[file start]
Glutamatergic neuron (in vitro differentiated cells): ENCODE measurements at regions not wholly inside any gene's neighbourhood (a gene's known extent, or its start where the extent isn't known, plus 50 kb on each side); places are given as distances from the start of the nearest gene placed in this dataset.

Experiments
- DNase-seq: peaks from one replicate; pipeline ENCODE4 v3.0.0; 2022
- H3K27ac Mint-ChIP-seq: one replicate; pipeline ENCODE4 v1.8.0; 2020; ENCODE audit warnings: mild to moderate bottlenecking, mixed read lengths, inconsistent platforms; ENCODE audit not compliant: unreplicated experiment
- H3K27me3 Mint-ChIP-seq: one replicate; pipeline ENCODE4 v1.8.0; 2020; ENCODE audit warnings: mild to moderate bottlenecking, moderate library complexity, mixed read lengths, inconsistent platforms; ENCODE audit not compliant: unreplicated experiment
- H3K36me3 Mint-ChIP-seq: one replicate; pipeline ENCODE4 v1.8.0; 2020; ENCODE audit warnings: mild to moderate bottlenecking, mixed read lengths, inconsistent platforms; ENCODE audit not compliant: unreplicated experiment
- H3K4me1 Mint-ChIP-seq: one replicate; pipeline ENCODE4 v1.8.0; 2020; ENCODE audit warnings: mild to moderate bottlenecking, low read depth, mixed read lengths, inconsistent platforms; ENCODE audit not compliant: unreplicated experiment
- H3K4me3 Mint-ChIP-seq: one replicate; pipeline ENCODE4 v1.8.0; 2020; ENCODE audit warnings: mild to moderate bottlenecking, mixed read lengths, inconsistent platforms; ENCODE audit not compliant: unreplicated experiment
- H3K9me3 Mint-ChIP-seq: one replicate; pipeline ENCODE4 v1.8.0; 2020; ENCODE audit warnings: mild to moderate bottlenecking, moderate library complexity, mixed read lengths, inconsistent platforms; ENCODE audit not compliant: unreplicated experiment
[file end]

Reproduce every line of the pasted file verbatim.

Glutamatergic neuron (in vitro differentiated cells): ENCODE measurements at regions not wholly inside any gene's neighbourhood (a gene's known extent, or its start where the extent isn't known, plus 50 kb on each side); places are given as distances from the start of the nearest gene placed in this dataset.

Experiments
- DNase-seq: peaks from one replicate; pipeline ENCODE4 v3.0.0; 2022
- H3K27ac Mint-ChIP-seq: one replicate; pipeline ENCODE4 v1.8.0; 2020; ENCODE audit warnings: mild to moderate bottlenecking, mixed read lengths, inconsistent platforms; ENCODE audit not compliant: unreplicated experiment
- H3K27me3 Mint-ChIP-seq: one replicate; pipeline ENCODE4 v1.8.0; 2020; ENCODE audit warnings: mild to moderate bottlenecking, moderate library complexity, mixed read lengths, inconsistent platforms; ENCODE audit not compliant: unreplicated experiment
- H3K36me3 Mint-ChIP-seq: one replicate; pipeline ENCODE4 v1.8.0; 2020; ENCODE audit warnings: mild to moderate bottlenecking, mixed read lengths, inconsistent platforms; ENCODE audit not compliant: unreplicated experiment
- H3K4me1 Mint-ChIP-seq: one replicate; pipeline ENCODE4 v1.8.0; 2020; ENCODE audit warnings: mild to moderate bottlenecking, low read depth, mixed read lengths, inconsistent platforms; ENCODE audit not compliant: unreplicated experiment
- H3K4me3 Mint-ChIP-seq: one replicate; pipeline ENCODE4 v1.8.0; 2020; ENCODE audit warnings: mild to moderate bottlenecking, mixed read lengths, inconsistent platforms; ENCODE audit not compliant: unreplicated experiment
- H3K9me3 Mint-ChIP-seq: one replicate; pipeline ENCODE4 v1.8.0; 2020; ENCODE audit warnings: mild to moderate bottlenecking, moderate library complexity, mixed read lengths, inconsistent platforms; ENCODE audit not compliant: unreplicated experiment